Raila Odinga: I'm qualified to fight corruption

Azimio la Umoja presidential candidate Raila Odinga endorses Nairobi Governor candidate Polycarp Igathe at Kasarani Stadium on August 6, 2022. [Elvis Ogina, Standard]

Raila Amolo Odinga has portrayed himself as the only candidate in the 2022 presidential race with the will and capacity to fight entrenched corruption and unite the country in the aftermath of next week’s General Election.

In his final pitch to the Kenya voter, in what is definitely his last role as a candidate, the former Prime Minister declared that his ticket with Martha Karua, is the only qualified to fight corruption even as he dismissed his main opponent, Deputy President William Ruto as a unfit to lead the nation.

 “The Auditor General tells us that Sh800 billion is stolen every year through corruption. This money is twice the economy of two of our neighbours in East African Community,” Raila said during his last campaign rally at the Moi International Sports Centre, Kasarani, yesterday.

He promised to dismantle the bandit economy of corruption and insisted that he is the best qualified to dismantle this cartel of thieves that have undermined the country’s growth.

“How have a few corrupt people got to be paid Sh800 billion every year from the national budget. How did the Government afford this? How did these people con us?” asked Raila, adding that if Kenya has managed to pay Sh800 billion to shadowy characters, then his government will have the capacity to pay a monthly stipend of Sh6,000 he has promised to Kenyans struggling with life.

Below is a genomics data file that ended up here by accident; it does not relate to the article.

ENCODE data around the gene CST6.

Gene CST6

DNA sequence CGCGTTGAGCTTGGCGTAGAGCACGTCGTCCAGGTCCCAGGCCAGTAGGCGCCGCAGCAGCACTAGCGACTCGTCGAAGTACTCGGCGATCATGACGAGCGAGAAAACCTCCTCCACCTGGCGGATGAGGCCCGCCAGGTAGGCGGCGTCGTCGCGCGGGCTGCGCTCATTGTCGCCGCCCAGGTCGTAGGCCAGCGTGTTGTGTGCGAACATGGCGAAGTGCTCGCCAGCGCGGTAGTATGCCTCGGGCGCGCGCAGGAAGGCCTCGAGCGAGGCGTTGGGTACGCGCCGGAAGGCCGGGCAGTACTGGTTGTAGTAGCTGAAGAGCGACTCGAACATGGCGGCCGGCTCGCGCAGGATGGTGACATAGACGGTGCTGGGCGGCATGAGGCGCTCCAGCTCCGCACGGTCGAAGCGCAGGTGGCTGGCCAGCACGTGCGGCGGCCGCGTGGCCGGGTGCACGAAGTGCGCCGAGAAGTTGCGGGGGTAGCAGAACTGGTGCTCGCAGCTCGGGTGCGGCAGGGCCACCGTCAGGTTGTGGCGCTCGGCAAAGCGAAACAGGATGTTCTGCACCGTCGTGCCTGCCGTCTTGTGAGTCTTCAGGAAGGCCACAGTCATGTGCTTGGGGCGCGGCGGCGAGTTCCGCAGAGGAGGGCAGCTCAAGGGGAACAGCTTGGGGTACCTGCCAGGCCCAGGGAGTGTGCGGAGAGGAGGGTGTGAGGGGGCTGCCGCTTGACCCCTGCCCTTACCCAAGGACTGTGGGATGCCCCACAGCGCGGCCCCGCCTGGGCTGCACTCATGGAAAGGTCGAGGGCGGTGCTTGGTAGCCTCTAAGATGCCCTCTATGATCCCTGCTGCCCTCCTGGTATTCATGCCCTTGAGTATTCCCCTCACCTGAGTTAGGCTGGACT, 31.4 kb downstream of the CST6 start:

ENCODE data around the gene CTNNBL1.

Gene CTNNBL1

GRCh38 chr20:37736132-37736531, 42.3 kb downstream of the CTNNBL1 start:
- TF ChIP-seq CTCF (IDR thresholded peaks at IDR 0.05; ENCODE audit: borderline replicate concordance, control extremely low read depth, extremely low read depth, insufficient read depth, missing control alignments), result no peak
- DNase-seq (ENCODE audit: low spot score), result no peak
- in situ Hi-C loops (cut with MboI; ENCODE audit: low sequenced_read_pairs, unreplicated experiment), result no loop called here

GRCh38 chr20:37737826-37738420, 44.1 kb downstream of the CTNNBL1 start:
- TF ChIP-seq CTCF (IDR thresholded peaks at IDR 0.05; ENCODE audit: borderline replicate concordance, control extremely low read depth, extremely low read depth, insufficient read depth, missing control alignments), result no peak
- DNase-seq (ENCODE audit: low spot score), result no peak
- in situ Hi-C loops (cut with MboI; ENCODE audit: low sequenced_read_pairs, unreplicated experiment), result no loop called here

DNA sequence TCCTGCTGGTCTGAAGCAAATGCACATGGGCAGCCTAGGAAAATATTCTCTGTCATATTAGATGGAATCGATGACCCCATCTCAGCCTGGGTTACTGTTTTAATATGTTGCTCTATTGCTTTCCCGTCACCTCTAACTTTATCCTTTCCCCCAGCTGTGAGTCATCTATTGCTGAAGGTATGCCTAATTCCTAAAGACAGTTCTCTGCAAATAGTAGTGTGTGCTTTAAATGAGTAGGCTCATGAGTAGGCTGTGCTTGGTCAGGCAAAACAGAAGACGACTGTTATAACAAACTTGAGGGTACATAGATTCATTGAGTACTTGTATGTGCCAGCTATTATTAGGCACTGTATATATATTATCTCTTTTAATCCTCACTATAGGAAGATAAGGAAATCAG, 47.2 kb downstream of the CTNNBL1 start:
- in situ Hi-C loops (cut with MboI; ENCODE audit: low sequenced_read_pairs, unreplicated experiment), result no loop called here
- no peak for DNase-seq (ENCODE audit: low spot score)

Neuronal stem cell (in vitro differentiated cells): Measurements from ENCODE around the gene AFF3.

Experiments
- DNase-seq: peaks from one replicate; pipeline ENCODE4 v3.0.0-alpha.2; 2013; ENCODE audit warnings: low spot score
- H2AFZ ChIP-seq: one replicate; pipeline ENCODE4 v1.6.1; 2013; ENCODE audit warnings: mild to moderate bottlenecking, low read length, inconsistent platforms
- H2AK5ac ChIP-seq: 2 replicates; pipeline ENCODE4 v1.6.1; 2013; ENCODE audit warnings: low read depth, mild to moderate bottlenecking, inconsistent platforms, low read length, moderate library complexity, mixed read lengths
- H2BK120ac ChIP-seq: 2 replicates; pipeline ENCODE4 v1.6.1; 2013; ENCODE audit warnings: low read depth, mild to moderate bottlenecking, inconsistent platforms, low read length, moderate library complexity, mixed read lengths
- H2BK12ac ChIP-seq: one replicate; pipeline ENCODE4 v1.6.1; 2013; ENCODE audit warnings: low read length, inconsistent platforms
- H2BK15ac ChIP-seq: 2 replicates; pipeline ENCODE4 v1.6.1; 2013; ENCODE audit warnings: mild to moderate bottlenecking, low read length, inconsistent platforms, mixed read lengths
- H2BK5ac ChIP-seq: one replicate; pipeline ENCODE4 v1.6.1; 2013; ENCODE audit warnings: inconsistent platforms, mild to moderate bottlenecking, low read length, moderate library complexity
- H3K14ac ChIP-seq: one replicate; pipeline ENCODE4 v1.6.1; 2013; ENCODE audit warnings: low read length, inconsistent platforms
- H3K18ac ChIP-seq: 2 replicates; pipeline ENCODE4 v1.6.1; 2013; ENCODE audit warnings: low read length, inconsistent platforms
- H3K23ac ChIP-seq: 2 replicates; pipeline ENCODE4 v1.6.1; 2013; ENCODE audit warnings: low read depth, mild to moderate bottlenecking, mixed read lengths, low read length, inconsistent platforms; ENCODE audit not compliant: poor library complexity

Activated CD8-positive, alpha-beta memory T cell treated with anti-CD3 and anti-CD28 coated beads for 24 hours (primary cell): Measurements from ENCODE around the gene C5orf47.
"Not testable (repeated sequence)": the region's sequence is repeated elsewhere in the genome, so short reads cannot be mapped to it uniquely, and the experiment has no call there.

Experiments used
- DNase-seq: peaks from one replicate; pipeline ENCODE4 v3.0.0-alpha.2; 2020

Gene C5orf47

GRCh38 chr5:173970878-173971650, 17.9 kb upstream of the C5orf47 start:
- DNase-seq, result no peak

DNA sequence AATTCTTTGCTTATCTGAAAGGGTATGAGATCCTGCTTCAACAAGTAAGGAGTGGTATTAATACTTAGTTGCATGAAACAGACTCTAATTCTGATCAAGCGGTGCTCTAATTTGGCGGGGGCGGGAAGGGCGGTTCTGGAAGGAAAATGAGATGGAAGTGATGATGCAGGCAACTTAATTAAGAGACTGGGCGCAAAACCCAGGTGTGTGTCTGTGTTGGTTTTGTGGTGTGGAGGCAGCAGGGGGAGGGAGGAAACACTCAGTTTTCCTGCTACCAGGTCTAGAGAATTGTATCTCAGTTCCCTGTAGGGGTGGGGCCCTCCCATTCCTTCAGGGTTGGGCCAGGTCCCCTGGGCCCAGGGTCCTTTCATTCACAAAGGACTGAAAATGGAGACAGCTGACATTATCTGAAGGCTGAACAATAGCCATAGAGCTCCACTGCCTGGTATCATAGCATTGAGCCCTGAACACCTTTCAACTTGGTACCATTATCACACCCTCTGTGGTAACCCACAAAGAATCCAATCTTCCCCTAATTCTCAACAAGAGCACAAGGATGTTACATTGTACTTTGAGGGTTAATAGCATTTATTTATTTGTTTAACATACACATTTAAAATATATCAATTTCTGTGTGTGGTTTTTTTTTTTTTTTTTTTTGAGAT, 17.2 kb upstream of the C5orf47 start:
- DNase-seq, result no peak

Raila urged Kenyans to vote in the team of “Kenya’s fighters”, who he said would make the country a first-class democracy and economy. The Azimio la Umoja-One Kenya presidential flagbearer said their opponents have no history of fighting for the country’s good.

Fight against graft

“By voting in our next Deputy President Madam Martha Wangari Karua, you will have a complete army to fight for you and our country,” Raila told a charged crowd. “That is something you won’t find on the other side. There are neither fighters nor the fighting spirit on the other side.”

Raila’s 25-minute written speech, captured the message that his Azimio la Umoja One Kenya has sold to the masses in the past few months – that the election was a battle pitting the anti-corruption warriors against the ‘faces of corruption”, selling Azimio as a safe pair of hands.

“Who do you feel will ensure the unity of the country no matter the election results? Is it the man who shook the hand of his bitter rival and brought national reconciliation and healing or the hand of a deviant and a convict?”

He would also make reference to the election being a race between the heroes of the second liberation struggle, who fought for the Constitution, against the dark forces of regression, who drove Kenya into its grimmest days. The former Prime Minister termed Tuesday’s election as a historic moment that would make all the struggle birthed by the July 7, 1990 Saba Saba movement count. A struggle that he said had aimed to sink dictatorship.

“On Tuesday, we complete what we started on Saba Saba Day. And destiny has appointed the 7th multiparty election as the date of this completion.

The heroes, he said, included his wife Ida, who he recognised as “the pillar of our family and the secret weapon to our combined strength.”

On July 7, 1990, Raila alongside the late Kenneth Matiba, Charles Rubia and a scores of other reformists were detained by the Government as they pushed for the opening up for democratic space. They were to stay in detention until 1991 when they were released at the time government had bowed to pressure and acquiesced to the multi-party regime.

Karua had set the stage for when she rose to speak, she extolled Raila’s credentials as an anti-corruption Czar and kingpin for the fight for democracy, whose success includes the 2010 constitution.

“There are those who opposed the 2010 constitution,” she said, referring to Ruto’s opposition to the promulgation of the document.